Renee's Mahler

I bought Abbado's new Mahler 4, as it was only 14.99$ at the Barnes and Noble in Lafayette. David Hurwitz panned it, as he is wont to do.

Abbado does a good job. His quiet, somewhat reserved (and, in some cases, resigned) Mahler isn't for everyone. I like it because he strikes the balance between Boulez and Bernstein. His chamber textures do for Mahler what Herbert von Karajan's approach (similar, but not quite identical) in Der Ring des Nibelungen did for Wagner. Abbado opens up the music, and he lets it breathe on its own terms. You love it or you don't.

Renee Fleming, though, is the selling point for this disc. Why else include Alban Berg's lieder? The fourth movement of the 4th is supposed to be a child's view of Heaven. Lisa della Casa affected this nicely for Fritz Reiner on RCA. Elisabeth Schwarzkopf did too, but her tinny, shallow tone doesn't do it for me. Renee sounds like a forty-year-old dramatic soprano. Mahler would be furious. Renee needs to stay away from Mahler, and that's about all there is to it. She seems to shine in the stuff like the mainline operatic repertoire. She is not a lyric soprano, and that's what this score requires.

Buy it for Abbado, but remember that Fritz Reiner will be waiting for you, with an annoyed Teutonic scowl, when you want a superlative 4th movement.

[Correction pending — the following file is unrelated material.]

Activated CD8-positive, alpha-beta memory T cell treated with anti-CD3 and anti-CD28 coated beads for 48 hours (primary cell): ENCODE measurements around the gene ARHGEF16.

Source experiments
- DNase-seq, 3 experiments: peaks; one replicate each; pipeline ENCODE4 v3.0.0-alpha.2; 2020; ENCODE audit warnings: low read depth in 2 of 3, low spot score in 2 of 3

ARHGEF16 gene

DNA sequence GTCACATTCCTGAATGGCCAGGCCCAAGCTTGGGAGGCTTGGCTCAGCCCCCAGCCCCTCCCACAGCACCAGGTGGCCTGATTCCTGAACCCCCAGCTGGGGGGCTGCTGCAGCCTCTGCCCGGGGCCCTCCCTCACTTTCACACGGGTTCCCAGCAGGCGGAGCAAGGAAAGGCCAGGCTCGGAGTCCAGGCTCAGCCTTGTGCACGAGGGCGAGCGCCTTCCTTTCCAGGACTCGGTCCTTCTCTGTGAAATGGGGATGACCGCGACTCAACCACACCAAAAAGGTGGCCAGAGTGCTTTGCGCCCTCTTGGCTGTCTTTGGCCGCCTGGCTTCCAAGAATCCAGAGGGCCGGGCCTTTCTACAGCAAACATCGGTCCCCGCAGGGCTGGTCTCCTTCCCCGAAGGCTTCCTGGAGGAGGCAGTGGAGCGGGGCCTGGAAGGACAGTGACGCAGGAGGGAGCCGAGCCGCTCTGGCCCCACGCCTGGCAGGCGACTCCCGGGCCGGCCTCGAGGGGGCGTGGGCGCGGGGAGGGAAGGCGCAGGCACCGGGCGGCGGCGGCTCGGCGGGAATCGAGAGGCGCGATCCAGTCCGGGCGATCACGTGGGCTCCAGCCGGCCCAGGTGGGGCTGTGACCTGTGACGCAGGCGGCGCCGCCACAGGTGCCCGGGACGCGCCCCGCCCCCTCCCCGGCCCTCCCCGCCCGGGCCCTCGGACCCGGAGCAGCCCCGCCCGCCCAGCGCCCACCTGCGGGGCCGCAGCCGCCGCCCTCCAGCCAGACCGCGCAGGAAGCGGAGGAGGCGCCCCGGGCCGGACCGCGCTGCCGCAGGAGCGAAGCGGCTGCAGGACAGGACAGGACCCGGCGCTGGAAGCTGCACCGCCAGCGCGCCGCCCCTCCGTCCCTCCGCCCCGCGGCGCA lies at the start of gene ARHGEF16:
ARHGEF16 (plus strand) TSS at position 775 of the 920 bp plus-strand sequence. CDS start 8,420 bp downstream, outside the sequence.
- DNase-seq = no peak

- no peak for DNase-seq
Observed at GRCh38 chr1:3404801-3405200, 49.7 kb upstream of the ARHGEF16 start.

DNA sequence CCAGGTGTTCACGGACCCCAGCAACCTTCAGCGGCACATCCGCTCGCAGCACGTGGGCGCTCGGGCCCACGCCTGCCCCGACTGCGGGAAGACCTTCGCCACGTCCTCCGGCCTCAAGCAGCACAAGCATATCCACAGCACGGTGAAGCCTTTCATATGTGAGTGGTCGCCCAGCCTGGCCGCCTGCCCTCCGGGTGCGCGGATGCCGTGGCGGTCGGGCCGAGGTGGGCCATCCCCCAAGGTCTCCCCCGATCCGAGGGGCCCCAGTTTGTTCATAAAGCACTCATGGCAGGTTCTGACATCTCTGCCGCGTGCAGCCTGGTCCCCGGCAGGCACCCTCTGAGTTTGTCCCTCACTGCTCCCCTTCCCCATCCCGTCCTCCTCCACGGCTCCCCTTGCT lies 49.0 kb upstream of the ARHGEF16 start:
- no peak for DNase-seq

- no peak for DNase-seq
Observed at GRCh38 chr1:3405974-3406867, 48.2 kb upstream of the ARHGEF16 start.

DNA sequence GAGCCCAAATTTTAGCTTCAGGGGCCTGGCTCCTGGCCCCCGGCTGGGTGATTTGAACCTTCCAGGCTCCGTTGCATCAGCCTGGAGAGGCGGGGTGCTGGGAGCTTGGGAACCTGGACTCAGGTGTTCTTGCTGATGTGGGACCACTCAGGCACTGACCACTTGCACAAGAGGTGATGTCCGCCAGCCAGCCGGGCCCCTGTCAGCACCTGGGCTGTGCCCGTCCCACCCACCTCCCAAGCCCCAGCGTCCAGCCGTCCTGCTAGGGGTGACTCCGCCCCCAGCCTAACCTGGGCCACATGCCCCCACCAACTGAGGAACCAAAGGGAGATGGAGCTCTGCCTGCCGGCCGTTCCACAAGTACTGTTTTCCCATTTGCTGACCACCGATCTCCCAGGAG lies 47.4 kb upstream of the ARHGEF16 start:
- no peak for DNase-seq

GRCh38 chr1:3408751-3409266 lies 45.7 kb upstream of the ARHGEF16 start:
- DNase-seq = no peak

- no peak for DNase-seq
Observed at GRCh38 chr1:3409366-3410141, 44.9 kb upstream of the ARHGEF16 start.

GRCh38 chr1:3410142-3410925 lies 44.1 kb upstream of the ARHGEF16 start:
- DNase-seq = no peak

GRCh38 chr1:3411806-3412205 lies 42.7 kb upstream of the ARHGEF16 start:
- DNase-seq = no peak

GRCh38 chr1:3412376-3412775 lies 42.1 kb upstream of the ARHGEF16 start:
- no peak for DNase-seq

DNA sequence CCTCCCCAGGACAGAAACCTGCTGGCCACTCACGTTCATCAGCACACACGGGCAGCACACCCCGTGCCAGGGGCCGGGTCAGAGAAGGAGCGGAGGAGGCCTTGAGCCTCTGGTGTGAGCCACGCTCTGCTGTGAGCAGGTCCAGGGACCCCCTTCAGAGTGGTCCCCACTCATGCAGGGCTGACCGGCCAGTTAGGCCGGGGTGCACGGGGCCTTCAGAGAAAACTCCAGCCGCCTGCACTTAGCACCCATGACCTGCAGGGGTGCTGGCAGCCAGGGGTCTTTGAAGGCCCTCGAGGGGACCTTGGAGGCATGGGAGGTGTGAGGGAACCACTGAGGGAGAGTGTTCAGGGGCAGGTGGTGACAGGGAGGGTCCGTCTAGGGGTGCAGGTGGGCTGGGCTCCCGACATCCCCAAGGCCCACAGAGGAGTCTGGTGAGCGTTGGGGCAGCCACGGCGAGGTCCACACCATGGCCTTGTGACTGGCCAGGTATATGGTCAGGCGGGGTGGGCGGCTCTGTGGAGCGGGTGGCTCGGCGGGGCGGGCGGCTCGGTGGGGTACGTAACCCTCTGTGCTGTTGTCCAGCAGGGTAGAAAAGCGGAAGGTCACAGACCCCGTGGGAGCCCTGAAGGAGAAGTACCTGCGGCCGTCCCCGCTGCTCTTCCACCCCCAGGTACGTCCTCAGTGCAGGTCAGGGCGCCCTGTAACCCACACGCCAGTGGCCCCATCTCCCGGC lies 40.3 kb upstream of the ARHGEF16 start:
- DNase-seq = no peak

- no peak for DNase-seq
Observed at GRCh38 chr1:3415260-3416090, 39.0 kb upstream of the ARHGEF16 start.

Sunday, April 23, 2006

Sunday playlist

Since, as my real life is becoming busy, I find it hard to post as much as I would ordinarily like, I think that I am going to post a playlist or record and a few comments.

Today, I have been listening to Bruckner's D-minor Mass (no. 1) with Eugen Jochum on DGG. For some time, I was really into the F-minor Mass (no. 3), but as I listen to the D-minor more, I think that it is more in keeping with the overall Brucknerian program. There are quiet, reflective, and introspective moments and the soaring climaxes for which Bruckner is known. The F-minor is very good, as well, especially in Daniel Barenboim's EMI set. However, the D-minor is somewhat more grand and sweeping. If one sees the Catholic liturgy as the representation of Christ's sacrifice on Golgotha, and - thus - new Creation, then I think that the D-minor comes closer to that ideal.

Eugen Jochum was quite an excellent Brucknerian. At a time when Bruckner was not exactly in the repertoire, I think that Wilhelm Furtwängler and he did rather a lot to integrate him into the German symphonic repertoire. However, Jochum never seemed to have the metaphysical aspect to his Bruckner that Furtwängler did. There is a very workmanlike and serious aspect to Jochum and that allows his Bruckner to sing on its own terms.

In other words, listen to his D-minor Mass. It's good Sunday music.

Monday, April 17, 2006

Just a thought...

Since EMI's all-star, all-studio Tristan und Isolde was suitably well-received, perhaps they can go out with Götterdämmerung instead.

I am listening to Domingo's Scenes from the Ring disc, and "Brünnhilde, heilige Braut!" His voice, given enough time to get the best take and with enough studio trickery, could definitely handle the older Siegfried. He'll never tackle the role on stage at this point, but I think that a studio Götterdämmerung would be dandy.